Monday, November 23, 2020

Winter Pastimes for Iris Enthusiasts

by Tom Waters

Thanksgiving week is upon us. Here in northern New Mexico, that means the garden is already put to bed for the winter. The first killing frost came late this year, near the end of October. But now everything is on hold, waiting for spring to bring it all back to life in March.

So what is a fanatical iris lover to do with all this time indoors? This is actually a welcome opportunity to catch up on various chores that get shunted aside during the growing season.

The first of my winter tasks is to update my garden maps. Garden maps are essential if you have more than just a handful of irises to keep track of. Many people use garden labels to identify their irises, but even if you do, a map is still essential. Labels can get pulled up, become illegible, or become damaged in all sorts of ways. Personally, I do not use labels with most of my irises; I find them unsightly and I strive for a more naturalistic look in my garden. So for me, a map is not just a backup, it is essential.

It is a good idea to make a map as accurate as possible. I have irregular shaped flower beds, and just sketching the shapes of the beds by eye can lead to bad distortions. So I actually measure to create the base map. It's a chore, but once done it does not need to be repeated often. As plants are removed, moved around, or added, it's simple enough to change the maps. I do this in the summer as I dig, replant, and add my new acquisitions. The result is a handful of papers - last year's maps with lots of pencil marks noting what has changed. Winter is the time to convert these scribbles into something more permanent.

I use Photoshop for my maps, but really any kind of drawing or graphics software would work fine. Why go to that trouble? Why not just use the original paper maps? The short answer is that computer files can be easily duplicated and backed up. If you've ever left a notebook outside and forgotten about it, you know the tragedy of irreplaceable records lost to weather damage. It's also all to easy for papers to get accidentally tossed or ruined, even when kept safe indoors.

Even if you don't want to use graphics software, it is a good practice to scan your hand-drawn maps and store them as computer files.

Winter is also the time to update whatever other records you keep on your irises. I keep track of the name and class of each iris I grow, where it is planted, when I obtained it and from whom, as well as hybridizer and year of introduction. There are specialized software applications specially designed to maintain records of garden plants, but I just use a regular spreadsheet. Almost everyone has Excel or a similar product on their computer, and keeping your records using a familiar standard product like this ensures that you will be able to maintain them even as the world of computers continues to change from year to year.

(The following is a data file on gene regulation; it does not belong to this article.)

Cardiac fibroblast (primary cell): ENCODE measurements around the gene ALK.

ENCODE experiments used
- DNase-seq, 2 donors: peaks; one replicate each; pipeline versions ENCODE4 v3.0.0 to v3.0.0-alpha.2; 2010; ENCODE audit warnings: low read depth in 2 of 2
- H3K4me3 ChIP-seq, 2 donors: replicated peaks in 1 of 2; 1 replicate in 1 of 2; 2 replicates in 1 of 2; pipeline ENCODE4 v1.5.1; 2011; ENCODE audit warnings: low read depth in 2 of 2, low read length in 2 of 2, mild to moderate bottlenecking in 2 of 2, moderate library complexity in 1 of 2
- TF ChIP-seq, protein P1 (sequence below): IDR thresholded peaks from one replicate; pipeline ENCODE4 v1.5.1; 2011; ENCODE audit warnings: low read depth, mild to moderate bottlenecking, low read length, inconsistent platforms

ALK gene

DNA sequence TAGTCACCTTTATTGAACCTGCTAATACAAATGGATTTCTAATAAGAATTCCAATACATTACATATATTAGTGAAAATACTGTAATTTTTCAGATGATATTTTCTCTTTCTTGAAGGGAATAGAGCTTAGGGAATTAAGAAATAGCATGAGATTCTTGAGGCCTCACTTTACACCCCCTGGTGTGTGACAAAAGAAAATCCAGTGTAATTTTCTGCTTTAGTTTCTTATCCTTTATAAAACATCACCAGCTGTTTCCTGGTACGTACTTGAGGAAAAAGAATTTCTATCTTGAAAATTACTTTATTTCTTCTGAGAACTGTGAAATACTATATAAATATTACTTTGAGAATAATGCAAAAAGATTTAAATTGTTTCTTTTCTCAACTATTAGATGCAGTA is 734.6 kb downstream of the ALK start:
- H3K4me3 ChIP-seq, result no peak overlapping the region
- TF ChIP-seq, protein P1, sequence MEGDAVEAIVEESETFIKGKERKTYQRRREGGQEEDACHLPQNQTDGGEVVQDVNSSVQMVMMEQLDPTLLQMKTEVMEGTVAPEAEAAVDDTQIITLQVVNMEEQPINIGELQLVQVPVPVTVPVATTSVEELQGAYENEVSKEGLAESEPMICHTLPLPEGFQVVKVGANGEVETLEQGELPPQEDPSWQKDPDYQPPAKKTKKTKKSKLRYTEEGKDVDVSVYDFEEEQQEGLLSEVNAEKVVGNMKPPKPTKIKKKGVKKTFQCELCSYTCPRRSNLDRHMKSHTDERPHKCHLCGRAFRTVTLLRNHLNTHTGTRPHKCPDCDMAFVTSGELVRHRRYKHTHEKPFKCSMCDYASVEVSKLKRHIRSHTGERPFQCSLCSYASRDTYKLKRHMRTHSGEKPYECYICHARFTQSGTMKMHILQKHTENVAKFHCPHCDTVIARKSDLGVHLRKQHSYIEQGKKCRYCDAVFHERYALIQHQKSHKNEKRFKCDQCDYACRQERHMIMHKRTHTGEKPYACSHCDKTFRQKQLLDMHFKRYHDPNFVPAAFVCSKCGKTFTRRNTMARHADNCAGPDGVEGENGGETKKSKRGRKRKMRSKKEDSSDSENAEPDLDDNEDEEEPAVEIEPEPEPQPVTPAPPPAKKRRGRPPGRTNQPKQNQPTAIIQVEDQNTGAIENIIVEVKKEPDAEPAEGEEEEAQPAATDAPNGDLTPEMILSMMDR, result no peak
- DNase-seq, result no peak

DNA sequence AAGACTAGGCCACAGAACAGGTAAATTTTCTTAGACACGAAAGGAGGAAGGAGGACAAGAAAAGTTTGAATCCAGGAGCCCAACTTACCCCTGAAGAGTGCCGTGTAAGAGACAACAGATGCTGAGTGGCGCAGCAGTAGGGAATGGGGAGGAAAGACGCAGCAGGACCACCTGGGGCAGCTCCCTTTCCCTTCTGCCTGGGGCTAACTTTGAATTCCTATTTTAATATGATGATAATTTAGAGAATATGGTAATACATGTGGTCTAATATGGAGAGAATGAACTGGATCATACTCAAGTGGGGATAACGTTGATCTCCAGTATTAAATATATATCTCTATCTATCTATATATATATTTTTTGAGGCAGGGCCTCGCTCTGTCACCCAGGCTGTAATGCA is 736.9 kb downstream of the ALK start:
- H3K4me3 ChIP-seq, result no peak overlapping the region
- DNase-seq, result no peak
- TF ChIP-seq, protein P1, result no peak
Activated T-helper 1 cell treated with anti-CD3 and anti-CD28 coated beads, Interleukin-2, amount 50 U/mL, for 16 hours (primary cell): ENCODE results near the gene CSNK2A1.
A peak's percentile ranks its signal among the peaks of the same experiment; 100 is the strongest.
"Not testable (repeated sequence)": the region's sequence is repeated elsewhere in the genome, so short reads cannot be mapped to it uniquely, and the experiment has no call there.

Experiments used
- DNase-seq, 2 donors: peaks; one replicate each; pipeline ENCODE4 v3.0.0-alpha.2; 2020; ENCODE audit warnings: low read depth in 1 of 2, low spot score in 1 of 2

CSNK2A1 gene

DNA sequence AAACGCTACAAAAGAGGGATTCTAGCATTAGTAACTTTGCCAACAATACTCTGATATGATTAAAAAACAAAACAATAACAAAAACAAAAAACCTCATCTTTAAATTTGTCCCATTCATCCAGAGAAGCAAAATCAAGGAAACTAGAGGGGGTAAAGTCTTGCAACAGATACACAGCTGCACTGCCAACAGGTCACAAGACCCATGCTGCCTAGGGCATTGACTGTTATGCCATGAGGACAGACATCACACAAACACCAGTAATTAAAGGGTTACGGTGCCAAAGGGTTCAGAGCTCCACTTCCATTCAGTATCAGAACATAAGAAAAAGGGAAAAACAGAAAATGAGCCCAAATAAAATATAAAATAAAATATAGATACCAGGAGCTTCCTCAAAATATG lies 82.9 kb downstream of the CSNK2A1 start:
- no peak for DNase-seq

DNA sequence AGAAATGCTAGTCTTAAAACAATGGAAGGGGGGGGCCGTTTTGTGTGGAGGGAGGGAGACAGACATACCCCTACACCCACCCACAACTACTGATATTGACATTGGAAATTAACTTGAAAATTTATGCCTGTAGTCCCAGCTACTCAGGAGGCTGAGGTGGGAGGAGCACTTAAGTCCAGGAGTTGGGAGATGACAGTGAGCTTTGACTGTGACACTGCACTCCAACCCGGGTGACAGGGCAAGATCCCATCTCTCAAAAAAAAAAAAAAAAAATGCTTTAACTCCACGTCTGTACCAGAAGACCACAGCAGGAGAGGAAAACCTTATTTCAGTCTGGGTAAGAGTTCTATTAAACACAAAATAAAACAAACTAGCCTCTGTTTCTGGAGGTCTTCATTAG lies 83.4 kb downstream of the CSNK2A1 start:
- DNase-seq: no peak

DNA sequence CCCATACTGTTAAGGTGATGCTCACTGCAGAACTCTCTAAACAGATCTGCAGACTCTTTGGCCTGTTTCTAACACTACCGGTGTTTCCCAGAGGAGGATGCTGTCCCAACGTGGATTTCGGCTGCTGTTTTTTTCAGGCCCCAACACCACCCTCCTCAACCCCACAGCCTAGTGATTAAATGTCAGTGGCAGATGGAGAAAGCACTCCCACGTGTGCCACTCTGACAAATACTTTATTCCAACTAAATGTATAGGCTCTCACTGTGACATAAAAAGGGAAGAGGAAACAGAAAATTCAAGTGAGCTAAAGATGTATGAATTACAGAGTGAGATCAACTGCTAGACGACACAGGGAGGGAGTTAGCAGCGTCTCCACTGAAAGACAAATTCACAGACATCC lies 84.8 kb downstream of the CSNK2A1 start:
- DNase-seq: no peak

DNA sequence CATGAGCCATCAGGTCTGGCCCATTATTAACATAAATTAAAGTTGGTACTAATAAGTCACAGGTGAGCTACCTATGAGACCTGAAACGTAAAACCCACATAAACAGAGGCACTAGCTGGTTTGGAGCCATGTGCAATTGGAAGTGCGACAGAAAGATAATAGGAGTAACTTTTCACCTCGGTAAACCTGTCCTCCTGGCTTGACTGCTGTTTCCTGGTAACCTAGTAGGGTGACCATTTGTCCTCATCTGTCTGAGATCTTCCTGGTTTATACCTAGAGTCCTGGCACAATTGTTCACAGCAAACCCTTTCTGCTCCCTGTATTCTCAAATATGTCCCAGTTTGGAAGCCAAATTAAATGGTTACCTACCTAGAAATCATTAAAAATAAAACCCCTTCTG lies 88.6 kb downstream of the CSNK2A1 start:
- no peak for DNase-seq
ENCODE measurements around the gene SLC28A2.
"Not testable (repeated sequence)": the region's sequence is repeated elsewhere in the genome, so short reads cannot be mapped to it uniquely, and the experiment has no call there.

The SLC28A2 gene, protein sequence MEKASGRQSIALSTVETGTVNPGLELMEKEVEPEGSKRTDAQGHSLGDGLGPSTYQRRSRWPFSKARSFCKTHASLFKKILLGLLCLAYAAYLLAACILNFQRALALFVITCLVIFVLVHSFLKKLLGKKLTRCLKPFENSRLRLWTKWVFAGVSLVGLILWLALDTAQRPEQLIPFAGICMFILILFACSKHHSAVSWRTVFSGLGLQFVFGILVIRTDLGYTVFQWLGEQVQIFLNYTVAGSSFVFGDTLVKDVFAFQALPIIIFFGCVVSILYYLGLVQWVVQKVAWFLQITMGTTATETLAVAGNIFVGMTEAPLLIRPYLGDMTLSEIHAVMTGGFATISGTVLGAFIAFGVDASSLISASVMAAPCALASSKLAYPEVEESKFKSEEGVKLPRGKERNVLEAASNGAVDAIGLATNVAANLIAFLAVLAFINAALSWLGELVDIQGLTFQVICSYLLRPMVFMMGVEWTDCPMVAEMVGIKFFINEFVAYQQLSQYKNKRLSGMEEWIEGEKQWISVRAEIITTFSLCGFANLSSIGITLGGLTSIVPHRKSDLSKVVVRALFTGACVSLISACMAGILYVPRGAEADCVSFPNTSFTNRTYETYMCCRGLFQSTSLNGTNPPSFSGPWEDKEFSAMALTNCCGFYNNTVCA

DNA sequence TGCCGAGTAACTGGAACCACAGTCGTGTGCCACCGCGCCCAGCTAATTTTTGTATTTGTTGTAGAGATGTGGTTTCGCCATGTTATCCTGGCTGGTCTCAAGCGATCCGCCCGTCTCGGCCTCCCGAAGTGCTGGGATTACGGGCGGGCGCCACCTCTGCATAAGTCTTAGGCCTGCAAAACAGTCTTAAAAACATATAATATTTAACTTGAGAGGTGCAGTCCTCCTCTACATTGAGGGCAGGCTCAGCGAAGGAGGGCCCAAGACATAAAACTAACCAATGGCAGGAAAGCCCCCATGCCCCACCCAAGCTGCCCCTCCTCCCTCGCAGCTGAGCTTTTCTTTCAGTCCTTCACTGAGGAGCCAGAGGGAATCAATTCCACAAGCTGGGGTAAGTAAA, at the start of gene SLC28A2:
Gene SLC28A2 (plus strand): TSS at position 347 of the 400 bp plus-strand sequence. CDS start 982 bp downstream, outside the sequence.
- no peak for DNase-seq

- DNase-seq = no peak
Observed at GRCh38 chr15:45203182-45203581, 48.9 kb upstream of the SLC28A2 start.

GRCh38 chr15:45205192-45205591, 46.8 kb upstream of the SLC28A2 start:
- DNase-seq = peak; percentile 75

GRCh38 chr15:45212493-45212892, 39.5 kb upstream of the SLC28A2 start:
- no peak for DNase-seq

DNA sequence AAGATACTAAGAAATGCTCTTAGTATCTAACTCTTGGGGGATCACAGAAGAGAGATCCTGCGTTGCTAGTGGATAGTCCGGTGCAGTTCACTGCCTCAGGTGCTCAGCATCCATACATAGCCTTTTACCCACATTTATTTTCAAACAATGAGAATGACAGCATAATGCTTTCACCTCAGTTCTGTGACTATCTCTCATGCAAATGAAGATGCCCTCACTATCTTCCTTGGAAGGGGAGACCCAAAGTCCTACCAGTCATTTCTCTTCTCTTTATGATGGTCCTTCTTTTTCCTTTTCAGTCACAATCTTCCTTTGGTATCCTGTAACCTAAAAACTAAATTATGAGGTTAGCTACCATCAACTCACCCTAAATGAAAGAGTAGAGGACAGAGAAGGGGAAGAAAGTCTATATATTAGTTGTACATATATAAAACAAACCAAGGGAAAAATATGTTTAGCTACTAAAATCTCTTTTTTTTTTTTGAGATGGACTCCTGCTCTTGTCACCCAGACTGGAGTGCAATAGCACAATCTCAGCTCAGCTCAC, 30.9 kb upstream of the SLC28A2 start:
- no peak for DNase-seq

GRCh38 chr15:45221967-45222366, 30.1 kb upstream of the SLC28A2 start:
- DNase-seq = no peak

As a hybridizer, I also do some pedigree research over the winter. It's fun to trace the ancestry of the irises in your garden, and sometimes there are unexpected surprises in the family tree. The AIS Iris Encyclopedia is a good reference for doing this kind of ancestry research.

I also sometimes use the winter months to plan what I intend to discard or acquire in the coming year. Before the catalogs start coming in the spring, it is possible to impose a little discipline on oneself and make sensible decisions about how many new plants to bring into the garden. Of course, I never manage to adhere strictly to my plans, but setting some ground rules in the winter does help.

These winter chores actually provide some enjoyment for me. Maybe they are a kind of surrogate for being in the garden, as they draw my imagination into thoughts of next year's bloom.

Monday, November 16, 2020

LICI Starts Planting Irises In The Marsh For The 2020 Season

By Gary Salathe

The Louisiana Iris Conservation Initiative (LICI), of which I am part of, recently began our first iris plantings out in the swamps and marshes of Southeast Louisiana for the 2020 fall and winter planting season. 

In a previous World of Irises posting I explained how our group locates native Louisiana irises that are threaten with destruction and, after getting the landowner’s permission, relocates the irises into public refuges and nature preserves.  The idea being that it is hard to get the public on board with helping to preserve and protect native Louisiana irises if they can’t experience them blooming because they can only be found in the deepest corners of the swamps and marshes hidden from view.   If we can’t bring the public to the irises then we will bring the irises to the public, is the idea.

Photo:  Volunteers on a Louisiana Iris Conservation Initiative project working in July digging irises from a site west of New Orleans on property that is slated for development.